Wednesday, May 29, 2013

Rheumatoid Arthritis - What Is It & How To Treat It

Arthritis is a growing and leading public health concern in many developed countries. In the United States, it's the number one cause of disability, and its prevalence is rising due to the increase in obesity and age amongst the population [1]. In fact, data from the CDC found that 22.2% (49.9 million) adults age  18 had self-reported doctor-diagnosed arthritis. 42.4% of these arthritis sufferers reported limitations in their daily activity level because of the disease.

Arthritis is also an expensive disease, costing a total of $128 billion annually in the United States [1]. Clearly, this chronic condition warrants serious attention in our efforts to prevent, limit, or even reverse the debilitating effects it has on individuals.

Rheumatoid Arthritis - What Is It?

Rheumatoid arthritis (RA) is one of the most common forms of arthritis (osteoarthritis being the other) and is characterized by an autoimmune reaction affecting an individual's joints [2]. This process results in tenderness, pain, swelling, and stiffness in the affected joint(s). Over time, chronic inflammation from RA can lead to destruction of tissue and bone in and around the joint resulting in permanent deformities. A continual reduction in one's quality of life is typically seen as the disease progresses. Some patients with advanced disease even struggle to tie their own shoes or button their own shirt due to the severe pain it causes. Many individuals end up having to quit work and go on disability for the rest of their life. RA literally devastates those it affects.

Wednesday, May 15, 2013

Food Co-ops - The Smart Buyer's Destination For Locally Grown [Organic] Produce

"But it's too expensive to eat healthy!" If I had a dime for every time I heard this excuse I'd be one of the youngest retirees on the face of the planet. Eating healthy has become synonymous with eating expensively, but it doesn't have to be. It is what you make of it.

You can spend a fortune shopping at the trendiest and fanciest health food store down the block filling your cart full of high end organic produce, or you could accomplish the same by seeking out less conventional routes for grocery shopping. This is where food co-ops come into play.

What Is A Food Co-op?

A food cooperative (or food co-op) is simply a food distribution outlet organized by a group of volunteers working together to meet their common economic and social needs. In other words, it is a member owned "grocery store". This doesn't mean there has to be an actual grocery store to shop at. Many food co-ops simply have pickup sites where once a week members will come pick up their "share" of the crop for that week.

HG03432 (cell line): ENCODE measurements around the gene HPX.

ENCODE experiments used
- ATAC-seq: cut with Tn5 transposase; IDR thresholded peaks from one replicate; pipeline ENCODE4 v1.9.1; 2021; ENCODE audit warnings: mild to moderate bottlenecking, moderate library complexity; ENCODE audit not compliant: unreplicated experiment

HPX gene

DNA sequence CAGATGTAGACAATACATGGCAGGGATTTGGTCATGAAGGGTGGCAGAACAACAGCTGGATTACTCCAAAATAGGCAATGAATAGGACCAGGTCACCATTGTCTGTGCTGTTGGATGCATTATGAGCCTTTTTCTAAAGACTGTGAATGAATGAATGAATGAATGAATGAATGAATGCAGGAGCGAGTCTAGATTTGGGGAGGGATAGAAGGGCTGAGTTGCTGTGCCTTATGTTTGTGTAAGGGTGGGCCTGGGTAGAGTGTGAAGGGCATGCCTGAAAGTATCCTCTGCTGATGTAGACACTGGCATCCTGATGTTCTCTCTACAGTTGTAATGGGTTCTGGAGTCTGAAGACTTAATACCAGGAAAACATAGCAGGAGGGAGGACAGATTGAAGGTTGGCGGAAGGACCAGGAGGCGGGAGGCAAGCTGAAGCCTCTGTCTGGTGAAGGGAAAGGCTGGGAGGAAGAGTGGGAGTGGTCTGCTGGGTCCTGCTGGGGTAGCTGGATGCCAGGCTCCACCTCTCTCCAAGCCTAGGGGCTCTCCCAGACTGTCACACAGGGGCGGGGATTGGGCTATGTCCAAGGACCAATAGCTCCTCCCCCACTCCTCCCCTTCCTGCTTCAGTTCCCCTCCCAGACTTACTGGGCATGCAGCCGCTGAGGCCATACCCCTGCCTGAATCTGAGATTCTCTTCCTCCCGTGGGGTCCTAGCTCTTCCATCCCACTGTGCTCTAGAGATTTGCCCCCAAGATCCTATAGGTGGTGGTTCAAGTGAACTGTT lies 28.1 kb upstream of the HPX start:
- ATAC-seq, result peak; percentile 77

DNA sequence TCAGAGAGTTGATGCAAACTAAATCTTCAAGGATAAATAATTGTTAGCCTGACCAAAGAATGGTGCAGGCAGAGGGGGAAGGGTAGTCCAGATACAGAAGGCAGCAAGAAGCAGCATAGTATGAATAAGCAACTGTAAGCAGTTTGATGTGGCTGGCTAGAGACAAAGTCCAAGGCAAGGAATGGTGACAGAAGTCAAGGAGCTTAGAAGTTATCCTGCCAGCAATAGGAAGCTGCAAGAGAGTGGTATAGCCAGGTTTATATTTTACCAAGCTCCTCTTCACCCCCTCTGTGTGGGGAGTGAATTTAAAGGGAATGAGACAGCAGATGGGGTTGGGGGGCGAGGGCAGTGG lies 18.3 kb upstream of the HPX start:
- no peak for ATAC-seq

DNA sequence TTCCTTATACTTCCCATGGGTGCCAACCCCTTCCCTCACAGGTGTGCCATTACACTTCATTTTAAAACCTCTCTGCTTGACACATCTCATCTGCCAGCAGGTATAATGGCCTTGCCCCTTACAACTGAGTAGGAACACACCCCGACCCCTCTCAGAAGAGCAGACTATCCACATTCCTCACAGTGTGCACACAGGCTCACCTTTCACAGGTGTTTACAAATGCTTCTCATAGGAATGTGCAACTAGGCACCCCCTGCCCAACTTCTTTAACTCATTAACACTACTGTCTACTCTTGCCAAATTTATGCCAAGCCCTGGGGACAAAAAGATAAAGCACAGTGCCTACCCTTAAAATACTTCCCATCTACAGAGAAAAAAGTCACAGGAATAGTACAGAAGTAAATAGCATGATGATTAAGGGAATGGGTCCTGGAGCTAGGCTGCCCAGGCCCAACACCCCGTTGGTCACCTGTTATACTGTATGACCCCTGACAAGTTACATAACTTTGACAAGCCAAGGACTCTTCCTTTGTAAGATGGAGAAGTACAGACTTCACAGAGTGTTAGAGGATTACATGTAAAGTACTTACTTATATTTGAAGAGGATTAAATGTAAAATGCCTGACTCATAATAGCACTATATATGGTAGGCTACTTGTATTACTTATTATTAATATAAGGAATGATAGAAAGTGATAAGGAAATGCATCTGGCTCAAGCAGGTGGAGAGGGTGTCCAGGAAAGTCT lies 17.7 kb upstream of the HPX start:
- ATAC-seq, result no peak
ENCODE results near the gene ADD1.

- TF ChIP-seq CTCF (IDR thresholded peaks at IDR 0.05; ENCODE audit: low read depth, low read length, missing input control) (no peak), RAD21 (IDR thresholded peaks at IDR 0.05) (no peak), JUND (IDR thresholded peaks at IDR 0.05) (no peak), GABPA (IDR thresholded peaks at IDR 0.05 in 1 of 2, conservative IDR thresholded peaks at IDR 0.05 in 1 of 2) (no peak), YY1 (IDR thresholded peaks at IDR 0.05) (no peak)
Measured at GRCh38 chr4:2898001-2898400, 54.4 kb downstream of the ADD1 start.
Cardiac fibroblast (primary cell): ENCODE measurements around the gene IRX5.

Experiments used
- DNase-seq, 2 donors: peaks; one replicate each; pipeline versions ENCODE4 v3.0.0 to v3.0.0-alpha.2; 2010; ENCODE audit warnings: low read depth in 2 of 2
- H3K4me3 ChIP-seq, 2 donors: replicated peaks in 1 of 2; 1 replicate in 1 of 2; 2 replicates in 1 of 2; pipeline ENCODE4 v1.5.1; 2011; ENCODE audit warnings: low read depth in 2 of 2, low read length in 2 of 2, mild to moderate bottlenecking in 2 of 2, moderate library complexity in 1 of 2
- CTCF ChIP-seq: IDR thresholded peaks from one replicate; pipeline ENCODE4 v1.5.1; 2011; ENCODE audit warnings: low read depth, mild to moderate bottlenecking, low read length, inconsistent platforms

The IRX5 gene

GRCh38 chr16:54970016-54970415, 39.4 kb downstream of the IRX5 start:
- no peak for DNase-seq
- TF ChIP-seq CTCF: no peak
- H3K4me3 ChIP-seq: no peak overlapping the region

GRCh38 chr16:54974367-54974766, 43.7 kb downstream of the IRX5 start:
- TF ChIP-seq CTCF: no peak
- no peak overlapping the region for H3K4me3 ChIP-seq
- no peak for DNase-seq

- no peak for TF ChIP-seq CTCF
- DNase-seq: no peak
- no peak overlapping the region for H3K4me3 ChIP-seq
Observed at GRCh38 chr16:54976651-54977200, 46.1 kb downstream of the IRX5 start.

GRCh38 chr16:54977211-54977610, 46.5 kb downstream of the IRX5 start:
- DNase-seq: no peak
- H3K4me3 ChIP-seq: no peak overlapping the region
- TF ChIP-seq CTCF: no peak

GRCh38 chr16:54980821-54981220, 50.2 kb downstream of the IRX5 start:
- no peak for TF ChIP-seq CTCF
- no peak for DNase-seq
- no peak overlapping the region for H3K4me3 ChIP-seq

Food co-ops almost always focus on buying from local farms if at all possible. Many will also concentrate on buying organic goods or at least have organic goods available for their members should they choose this option.

Overall, buying the bulk of your fresh produce from a food co-op can save you a lot of money. It's not unheard of to save 50% or more off of regular retail prices at the local supermarket for the same items. Plus, the fruits and vegetables are typically fresher since they've been picked a day or two prior (if not the same day) to you picking them up. You get fresh produce at a fantastic price that's even organic in many cases.

Wednesday, May 1, 2013

The Incredible, Edible Egg or Not?

Eggs have long been part of the traditional American diet especially when it comes to a hearty breakfast. Gym junkies also swear by eggs, highlighting the egg whites as a perfect low-fat, low-calorie source of protein. Others say eggs are an essential food for good health citing the fact they are an excellent source of vitamin A, B-complex vitamins (specifically choline), and two carotenoids (lutein and zeaxanthin) which are important for healthy vision. Along with these health claims proponents also often say you should limit egg consumption. The Mayo Clinic states to consume no more than 4 eggs per week to avoid increasing cholesterol levels.

So are eggs really the perfect food? Are there any downsides to eating eggs? Should you eat eggs or not eat eggs? What does the science say about eating eggs?

Eggs - The Evidence vs. What They "Say"

Egg advocates often highlight a few vitamins and antioxidants contained in the egg to help boost the case of them being a health food.  The cholesterol and fat content is usually downplayed as a source of concern when it comes to egg's overall effect on health by these same proponents. I believe it's important to look at the actual evidence when contemplating whether or not to eat eggs before making your decision. Relying on hearsay is of little benefit when it comes to your individual health.

Below is a look at the evidence (not funded by the egg industry) on egg consumption and health: